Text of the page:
‘Three Cups’ looks at unlikely hero | Book Review

This is a remarkable story about an ordinary man who begins with a passion for mountaineering and ends up being known by the downtrodden Pakastani villagers as a “saintly” infidel. Over the course of years, he builds 55 secular schools to offer education to a population of children who would otherwise have gone without.

  • Wednesday, September 3, 2008 2:00pm
  • Life

This is a remarkable story about an ordinary man who begins with a passion for mountaineering and ends up being known by the downtrodden Pakastani villagers as a “saintly” infidel. Over the course of years, he builds 55 secular schools to offer education to a population of children who would otherwise have gone without.

I have to admit that I resisted reading this book. I thought that it would be just another book about Muslim life and how shocking that can be to our Western ideals. But on the urging of a friend, I picked up the book and braced myself for another Muslim tragedy.

What I found was very different. This is the story of an ordinary man who is no more equipped to change the world than you or me, but through a series of trials, errors, determination, promises and character, achieves a feat worthy of the Nobel Peace Prize.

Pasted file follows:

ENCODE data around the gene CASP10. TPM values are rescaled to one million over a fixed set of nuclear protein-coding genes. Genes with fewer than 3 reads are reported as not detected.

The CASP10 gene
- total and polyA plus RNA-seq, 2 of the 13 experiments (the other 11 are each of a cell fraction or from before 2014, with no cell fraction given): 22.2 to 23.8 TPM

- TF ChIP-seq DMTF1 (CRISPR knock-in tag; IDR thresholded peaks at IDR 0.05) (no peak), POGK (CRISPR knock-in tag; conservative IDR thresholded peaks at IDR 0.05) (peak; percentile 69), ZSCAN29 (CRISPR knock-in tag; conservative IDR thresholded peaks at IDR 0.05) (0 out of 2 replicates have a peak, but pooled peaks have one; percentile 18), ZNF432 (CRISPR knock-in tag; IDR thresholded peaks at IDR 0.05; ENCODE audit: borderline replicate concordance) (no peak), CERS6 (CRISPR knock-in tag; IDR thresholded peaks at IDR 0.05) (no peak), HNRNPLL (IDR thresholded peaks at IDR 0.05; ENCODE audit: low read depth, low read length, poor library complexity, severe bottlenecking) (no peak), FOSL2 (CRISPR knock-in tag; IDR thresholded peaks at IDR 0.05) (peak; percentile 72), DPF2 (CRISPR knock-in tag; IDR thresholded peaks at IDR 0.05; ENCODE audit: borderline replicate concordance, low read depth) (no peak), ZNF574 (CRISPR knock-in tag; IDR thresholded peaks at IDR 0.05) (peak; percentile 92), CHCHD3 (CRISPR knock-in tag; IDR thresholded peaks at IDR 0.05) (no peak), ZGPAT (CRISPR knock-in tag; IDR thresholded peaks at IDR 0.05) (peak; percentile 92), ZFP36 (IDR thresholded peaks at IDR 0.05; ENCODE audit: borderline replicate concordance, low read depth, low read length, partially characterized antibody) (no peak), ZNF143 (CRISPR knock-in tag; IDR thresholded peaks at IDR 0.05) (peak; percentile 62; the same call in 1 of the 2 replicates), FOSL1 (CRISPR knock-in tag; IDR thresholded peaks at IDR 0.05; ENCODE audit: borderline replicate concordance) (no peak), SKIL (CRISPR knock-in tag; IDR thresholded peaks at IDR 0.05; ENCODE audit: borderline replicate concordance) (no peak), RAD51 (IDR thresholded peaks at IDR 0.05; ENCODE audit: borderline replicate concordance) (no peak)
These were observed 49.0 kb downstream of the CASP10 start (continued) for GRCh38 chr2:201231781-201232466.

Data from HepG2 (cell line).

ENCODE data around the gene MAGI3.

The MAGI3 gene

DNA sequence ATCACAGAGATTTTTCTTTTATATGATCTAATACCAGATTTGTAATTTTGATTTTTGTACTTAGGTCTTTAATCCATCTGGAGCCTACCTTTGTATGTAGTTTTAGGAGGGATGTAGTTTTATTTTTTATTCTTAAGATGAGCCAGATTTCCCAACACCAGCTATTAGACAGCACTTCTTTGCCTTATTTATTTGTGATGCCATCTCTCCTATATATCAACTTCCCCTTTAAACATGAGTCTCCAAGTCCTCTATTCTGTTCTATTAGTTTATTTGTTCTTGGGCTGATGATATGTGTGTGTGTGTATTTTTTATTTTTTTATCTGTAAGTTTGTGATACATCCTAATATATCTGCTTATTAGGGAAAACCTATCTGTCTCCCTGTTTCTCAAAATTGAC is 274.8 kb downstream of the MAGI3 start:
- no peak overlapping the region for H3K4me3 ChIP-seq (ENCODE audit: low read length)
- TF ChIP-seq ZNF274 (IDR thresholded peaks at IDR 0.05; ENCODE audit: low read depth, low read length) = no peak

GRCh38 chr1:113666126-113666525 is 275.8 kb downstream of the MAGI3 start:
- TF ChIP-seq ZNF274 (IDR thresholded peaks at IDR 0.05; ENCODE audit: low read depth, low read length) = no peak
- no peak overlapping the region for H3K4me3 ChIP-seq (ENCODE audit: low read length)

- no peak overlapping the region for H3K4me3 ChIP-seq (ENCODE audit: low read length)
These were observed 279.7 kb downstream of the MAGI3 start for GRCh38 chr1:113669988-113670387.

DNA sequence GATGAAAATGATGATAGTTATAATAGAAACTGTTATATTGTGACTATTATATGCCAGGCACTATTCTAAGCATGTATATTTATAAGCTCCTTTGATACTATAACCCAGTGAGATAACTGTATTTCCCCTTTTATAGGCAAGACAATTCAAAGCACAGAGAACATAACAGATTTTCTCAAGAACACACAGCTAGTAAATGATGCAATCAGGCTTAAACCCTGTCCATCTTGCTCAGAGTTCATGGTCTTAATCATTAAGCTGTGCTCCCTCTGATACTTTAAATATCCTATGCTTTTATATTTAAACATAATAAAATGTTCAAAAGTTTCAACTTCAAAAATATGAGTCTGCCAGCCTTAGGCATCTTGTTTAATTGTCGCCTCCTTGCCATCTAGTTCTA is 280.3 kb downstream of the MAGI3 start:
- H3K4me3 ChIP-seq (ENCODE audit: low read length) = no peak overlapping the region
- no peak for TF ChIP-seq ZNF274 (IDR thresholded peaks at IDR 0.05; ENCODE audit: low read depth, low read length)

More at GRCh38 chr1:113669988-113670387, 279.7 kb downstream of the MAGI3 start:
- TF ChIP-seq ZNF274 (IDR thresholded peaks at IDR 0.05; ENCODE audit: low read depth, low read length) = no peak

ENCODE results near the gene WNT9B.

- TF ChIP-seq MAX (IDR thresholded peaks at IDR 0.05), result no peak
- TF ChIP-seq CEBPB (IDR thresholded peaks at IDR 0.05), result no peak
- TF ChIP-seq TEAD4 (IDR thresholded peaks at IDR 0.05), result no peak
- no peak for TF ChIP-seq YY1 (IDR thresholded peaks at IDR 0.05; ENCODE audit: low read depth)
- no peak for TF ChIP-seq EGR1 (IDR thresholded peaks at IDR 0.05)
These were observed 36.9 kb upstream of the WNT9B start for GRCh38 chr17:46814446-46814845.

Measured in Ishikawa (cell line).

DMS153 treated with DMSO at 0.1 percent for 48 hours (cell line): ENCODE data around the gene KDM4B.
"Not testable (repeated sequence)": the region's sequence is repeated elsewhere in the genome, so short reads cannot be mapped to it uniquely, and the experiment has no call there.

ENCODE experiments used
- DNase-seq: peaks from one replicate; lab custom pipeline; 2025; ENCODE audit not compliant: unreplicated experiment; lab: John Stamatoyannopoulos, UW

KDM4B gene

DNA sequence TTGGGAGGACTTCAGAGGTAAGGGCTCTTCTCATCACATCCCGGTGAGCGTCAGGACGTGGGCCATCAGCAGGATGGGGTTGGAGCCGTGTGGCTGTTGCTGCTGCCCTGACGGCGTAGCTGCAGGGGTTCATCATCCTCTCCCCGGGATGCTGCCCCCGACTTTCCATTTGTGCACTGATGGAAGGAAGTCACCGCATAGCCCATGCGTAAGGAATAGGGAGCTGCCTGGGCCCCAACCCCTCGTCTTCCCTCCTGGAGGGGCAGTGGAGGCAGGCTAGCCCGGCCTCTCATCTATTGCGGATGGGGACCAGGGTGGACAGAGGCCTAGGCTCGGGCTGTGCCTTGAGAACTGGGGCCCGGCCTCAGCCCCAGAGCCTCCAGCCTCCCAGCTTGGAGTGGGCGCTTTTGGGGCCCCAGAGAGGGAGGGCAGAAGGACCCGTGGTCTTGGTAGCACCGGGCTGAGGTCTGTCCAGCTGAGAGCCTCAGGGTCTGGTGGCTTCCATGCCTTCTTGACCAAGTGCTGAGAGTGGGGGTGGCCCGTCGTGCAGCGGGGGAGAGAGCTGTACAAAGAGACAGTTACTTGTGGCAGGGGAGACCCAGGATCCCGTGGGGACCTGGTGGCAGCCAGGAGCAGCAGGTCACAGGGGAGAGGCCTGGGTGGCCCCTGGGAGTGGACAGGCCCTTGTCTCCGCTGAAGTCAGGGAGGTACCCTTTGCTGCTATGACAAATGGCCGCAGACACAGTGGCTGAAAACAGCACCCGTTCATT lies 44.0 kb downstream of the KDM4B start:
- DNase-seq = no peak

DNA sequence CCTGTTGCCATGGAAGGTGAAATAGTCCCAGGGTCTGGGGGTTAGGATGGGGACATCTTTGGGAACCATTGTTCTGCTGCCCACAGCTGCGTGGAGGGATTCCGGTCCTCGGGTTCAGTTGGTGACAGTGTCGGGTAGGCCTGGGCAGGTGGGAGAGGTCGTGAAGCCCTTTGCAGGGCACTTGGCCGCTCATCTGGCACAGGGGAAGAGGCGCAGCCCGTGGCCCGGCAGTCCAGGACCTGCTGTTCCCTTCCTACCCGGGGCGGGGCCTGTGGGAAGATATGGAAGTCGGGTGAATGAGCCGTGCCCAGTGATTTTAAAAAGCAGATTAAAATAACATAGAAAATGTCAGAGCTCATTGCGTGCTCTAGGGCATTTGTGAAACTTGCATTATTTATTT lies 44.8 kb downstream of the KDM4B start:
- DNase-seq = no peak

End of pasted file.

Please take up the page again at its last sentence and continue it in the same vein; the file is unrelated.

What I loved most about this book is the reminder of how the efforts of one person can change the landscape of history. This is a truly inspiring story. After 331 pages, you’ll close the book and wonder to yourself, “Is there something that I can be doing to be useful in the world?”

Be prepared, though, I don’t think the book is very well-written, but you’ll get over that as you marvel over the experiences that the “hero” undergoes.

Rating: 5 — Would miss your favorite TV program to read.

Rating Scale:

1. — Sits on your bedside table gathering dust

2. — Would read if there is nothing better to do

3. — Enjoyable read when there’s time

4. — Enjoyable read and making time to read

5. — Would miss your favorite TV program to pead

• Avid reader Dina Parker lives in North Bend. She started reading for enjoyment and learning, but is now building a library for her 1-year-old daughter Mia. She reads books to see what lessons she can pass on to Mia. Contact Dina at dinaparker@centurytel.net.


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